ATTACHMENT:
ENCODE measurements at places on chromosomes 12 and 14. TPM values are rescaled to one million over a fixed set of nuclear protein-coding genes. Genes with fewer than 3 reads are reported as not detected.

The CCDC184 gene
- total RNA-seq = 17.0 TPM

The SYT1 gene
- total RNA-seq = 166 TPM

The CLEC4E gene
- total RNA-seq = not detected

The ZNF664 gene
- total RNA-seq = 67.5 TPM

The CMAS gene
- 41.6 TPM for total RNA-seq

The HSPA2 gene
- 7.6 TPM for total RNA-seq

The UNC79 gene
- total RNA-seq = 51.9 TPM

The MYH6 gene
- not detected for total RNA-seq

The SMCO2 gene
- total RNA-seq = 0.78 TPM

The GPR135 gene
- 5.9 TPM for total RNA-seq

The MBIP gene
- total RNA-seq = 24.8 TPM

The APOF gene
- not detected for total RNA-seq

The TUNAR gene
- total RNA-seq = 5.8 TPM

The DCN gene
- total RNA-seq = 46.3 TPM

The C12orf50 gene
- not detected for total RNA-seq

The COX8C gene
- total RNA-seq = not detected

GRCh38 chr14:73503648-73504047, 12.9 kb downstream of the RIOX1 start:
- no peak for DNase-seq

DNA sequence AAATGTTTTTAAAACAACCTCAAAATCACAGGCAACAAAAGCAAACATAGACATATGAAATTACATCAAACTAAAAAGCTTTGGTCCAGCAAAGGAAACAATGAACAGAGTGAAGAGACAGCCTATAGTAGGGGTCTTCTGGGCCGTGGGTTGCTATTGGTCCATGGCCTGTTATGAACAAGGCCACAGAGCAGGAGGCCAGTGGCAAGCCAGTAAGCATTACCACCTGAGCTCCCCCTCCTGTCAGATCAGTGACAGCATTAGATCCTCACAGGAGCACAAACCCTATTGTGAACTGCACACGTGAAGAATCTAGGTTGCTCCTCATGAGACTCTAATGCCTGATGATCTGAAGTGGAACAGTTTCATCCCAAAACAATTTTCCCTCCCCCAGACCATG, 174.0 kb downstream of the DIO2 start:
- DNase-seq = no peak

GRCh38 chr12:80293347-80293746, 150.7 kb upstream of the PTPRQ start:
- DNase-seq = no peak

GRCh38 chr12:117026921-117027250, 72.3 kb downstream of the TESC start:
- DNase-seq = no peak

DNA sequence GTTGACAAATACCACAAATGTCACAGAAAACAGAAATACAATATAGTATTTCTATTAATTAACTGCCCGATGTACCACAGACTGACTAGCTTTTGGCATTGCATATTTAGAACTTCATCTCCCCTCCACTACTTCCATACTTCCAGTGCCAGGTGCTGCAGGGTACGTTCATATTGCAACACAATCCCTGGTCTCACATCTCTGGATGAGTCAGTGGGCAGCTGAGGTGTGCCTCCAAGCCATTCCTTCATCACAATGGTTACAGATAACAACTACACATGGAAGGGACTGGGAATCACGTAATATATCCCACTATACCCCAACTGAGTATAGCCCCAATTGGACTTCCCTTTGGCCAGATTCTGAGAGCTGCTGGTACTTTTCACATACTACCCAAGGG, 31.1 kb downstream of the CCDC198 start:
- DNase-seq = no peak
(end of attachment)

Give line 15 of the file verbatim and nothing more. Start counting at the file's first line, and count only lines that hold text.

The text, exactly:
- total RNA-seq = 51.9 TPM